Grant Application

Jonathan Encarnacion, MBA, UPMC for You, and Mary Kay Bernkosky, MBA, JD, Berks Women in Crisis


Proposed Innovation

Domestic violence is a serious health care problem in the United States. Statistics show more than 10 million women and men annually — nearly 20 people per minute — are physically abused by an intimate partner. Besides the immediate trauma caused by abuse, domestic violence also contributes to chronic health problems such as depression, alcohol and substance abuse, and sexually transmitted diseases such as HIV/AIDS. And, it often limits the ability of victims to manage chronic illnesses such as diabetes and hypertension.

Despite the enormity of the problem, there is a critical gap in the delivery of health care to victims of domestic violence, with many providers treating injuries without addressing the underlying cause. With a grant from the Beckwith Institute and additional funding from the Wyomissing Foundation, a Medical Advocacy Program (MAP) will be established to train and educate providers in the Berks County community through the Berks Women in Crisis (BWIC).


Improvements in Action

Health care professionals are in a unique position to privately screen for abuse as a routine activity of patient contact. The MAP program will focus on increasing awareness of the impact of domestic violence on public health and educating health care providers and the community on how to identify, assess, and refer patients to BWIC for safety planning and other services.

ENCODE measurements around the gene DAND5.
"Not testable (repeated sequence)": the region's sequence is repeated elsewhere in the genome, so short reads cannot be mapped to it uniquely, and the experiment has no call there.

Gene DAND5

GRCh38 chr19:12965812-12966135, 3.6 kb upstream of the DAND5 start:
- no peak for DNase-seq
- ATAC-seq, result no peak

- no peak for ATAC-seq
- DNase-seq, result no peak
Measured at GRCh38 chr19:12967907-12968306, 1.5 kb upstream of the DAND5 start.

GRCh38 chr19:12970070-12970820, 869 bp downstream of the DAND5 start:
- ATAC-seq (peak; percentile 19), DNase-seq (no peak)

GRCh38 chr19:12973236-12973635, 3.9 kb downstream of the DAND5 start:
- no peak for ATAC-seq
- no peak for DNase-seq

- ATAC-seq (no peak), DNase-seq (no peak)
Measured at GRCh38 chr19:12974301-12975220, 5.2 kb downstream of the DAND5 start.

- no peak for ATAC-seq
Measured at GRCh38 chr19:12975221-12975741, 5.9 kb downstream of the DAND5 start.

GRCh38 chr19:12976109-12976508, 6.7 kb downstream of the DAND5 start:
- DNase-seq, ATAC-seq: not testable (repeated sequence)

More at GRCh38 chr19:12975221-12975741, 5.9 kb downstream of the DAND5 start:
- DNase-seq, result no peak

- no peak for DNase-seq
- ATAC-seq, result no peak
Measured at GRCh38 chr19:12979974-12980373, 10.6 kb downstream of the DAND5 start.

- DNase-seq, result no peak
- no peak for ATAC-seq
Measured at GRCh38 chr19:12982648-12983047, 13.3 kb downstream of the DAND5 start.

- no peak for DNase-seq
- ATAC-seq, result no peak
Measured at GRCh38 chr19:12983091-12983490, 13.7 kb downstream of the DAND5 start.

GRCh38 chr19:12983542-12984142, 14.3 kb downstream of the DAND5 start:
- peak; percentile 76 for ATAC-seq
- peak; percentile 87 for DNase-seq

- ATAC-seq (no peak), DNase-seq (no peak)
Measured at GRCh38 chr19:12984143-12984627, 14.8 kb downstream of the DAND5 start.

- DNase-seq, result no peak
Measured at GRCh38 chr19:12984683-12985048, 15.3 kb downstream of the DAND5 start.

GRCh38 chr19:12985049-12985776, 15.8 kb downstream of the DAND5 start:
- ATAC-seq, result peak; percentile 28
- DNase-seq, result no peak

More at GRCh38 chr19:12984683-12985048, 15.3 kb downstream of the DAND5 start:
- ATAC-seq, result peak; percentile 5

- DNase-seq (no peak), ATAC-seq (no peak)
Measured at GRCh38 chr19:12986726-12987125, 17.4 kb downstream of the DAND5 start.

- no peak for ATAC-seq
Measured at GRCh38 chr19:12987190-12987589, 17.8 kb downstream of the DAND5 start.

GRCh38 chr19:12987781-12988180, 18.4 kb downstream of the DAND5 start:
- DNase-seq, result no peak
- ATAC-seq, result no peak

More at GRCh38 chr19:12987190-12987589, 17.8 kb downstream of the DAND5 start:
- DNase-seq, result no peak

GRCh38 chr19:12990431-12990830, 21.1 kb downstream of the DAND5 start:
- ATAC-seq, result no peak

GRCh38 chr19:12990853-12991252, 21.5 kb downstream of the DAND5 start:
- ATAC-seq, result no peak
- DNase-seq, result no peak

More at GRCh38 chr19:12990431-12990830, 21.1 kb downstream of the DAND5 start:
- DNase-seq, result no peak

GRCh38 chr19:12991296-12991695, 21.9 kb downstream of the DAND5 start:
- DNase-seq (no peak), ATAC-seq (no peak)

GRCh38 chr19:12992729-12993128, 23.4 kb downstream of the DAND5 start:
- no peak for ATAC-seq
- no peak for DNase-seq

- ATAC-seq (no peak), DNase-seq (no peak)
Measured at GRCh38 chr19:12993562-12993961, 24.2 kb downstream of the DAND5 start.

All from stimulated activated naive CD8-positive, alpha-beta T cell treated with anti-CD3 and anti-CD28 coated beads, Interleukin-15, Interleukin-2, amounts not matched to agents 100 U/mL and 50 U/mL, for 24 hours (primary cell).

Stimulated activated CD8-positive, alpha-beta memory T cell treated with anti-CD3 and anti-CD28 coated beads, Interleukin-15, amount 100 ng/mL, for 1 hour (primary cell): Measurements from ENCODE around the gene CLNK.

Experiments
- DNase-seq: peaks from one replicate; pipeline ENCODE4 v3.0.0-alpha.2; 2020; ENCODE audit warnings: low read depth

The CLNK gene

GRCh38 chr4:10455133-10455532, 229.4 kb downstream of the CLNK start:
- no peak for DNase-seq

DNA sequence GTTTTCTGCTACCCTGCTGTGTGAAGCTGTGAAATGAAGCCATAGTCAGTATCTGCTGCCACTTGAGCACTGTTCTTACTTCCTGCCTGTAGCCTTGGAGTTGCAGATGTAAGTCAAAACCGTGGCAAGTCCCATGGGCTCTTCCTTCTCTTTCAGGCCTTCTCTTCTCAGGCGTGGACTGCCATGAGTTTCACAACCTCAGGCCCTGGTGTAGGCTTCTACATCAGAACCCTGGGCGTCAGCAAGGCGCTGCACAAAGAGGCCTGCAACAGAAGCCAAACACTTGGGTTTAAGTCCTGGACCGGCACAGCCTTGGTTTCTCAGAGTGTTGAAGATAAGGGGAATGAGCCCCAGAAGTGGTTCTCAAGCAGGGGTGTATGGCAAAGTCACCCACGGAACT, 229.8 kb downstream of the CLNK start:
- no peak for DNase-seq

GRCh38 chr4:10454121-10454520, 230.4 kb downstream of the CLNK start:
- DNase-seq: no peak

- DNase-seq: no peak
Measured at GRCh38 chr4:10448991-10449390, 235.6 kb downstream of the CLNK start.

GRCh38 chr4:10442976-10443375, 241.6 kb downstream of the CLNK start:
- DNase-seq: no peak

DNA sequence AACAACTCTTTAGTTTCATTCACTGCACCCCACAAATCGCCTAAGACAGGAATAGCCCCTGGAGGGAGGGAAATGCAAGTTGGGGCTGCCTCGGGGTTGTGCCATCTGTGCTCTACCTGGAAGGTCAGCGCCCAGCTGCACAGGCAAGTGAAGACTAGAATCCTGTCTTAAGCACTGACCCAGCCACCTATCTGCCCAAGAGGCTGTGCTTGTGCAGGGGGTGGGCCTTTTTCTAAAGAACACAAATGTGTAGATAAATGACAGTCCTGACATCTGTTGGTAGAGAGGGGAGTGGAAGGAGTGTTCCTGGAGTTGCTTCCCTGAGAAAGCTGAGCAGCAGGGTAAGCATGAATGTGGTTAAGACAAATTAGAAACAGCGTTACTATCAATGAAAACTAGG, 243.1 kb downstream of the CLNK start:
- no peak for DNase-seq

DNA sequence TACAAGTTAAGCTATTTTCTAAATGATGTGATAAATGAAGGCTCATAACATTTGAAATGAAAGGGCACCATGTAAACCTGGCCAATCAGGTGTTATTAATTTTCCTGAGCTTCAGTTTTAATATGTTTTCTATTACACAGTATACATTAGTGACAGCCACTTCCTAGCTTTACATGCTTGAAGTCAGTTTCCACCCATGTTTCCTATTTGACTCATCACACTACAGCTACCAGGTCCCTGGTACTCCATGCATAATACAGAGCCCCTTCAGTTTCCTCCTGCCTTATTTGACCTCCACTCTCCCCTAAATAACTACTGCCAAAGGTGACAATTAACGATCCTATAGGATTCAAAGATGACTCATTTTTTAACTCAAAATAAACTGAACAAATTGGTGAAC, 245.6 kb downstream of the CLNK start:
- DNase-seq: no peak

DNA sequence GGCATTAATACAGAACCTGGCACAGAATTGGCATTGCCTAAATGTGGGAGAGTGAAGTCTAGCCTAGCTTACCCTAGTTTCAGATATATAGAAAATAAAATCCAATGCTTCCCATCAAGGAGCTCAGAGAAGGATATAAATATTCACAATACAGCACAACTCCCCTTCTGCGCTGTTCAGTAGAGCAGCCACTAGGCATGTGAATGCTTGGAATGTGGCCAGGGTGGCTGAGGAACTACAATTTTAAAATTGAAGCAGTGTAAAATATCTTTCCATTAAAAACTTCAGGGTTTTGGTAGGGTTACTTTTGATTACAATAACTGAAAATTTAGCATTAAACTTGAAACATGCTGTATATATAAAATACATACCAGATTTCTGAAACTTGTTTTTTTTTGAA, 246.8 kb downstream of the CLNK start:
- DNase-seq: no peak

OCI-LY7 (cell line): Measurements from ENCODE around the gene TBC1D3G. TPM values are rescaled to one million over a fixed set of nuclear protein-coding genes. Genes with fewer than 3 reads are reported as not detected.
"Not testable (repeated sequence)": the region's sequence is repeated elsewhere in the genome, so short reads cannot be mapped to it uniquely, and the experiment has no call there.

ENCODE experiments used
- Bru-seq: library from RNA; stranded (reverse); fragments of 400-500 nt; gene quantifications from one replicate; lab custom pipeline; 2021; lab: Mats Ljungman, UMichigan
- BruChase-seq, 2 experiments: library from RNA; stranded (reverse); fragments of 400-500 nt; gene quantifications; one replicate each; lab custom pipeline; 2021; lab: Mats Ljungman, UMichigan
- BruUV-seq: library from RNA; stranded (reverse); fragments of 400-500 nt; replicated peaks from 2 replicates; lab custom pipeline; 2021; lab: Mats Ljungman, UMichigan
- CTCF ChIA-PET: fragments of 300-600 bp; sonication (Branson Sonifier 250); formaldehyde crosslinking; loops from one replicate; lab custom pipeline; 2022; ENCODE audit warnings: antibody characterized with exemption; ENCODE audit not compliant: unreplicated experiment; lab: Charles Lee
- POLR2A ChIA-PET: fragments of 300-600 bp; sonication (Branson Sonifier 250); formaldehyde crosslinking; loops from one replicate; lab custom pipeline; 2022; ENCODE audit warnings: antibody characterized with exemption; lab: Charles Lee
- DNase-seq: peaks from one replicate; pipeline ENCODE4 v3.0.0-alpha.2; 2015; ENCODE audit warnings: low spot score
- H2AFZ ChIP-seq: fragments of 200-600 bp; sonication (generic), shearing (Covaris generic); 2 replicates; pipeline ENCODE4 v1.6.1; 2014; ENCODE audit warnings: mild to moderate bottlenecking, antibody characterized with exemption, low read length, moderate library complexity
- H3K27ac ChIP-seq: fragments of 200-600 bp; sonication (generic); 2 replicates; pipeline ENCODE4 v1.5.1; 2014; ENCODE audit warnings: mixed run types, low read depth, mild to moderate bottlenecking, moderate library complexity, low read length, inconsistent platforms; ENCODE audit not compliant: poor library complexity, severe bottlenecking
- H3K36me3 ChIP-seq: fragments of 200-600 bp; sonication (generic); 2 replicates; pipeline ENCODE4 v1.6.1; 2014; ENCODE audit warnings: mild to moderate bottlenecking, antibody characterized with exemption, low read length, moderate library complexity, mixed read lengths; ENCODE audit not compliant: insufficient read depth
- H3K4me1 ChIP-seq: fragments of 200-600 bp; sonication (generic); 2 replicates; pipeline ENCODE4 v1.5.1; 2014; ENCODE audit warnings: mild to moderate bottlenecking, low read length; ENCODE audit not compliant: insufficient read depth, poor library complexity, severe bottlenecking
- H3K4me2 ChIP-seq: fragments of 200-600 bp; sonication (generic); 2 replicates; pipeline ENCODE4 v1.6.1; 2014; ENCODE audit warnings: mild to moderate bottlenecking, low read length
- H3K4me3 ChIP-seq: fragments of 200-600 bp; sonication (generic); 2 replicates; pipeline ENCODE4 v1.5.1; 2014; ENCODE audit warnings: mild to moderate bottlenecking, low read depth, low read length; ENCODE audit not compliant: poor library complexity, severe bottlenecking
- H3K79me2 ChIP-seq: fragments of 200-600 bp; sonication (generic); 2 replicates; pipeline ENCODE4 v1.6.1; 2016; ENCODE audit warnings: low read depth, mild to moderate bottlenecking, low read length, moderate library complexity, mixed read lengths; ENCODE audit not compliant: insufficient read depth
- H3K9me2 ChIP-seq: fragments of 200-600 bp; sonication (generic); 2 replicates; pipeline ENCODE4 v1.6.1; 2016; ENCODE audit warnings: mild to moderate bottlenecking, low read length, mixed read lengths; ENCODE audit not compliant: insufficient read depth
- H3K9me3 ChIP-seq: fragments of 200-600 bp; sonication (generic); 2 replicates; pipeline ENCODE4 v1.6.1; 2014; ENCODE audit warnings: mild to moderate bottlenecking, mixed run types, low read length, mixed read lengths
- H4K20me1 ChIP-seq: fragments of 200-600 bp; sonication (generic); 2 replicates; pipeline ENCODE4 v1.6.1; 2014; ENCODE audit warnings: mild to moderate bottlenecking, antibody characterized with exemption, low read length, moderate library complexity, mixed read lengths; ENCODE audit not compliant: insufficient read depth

The MAP program also will give domestic violence victims a voice by bringing them together to share their perspective with clinicians and case managers. Engaging survivors in the shared decision-making process will help to ensure providers take into account their values and preferences.


Results – In Progress

The MAP program will establish a comprehensive system of care coordinated via the BWIC that includes health care, mental health, drug and alcohol, and other providers, and takes into consideration the emotional and physical trauma suffered by survivors. It is expected to:

  • Reduce Emergency Department visits
  • Improve interaction during patient visits
  • Remove barriers so more victims take advantage of available resources
  • Create a more responsive system that meets patients’ needs

An outcomes-based evaluation will be conducted by Alvernia University’s department of social work.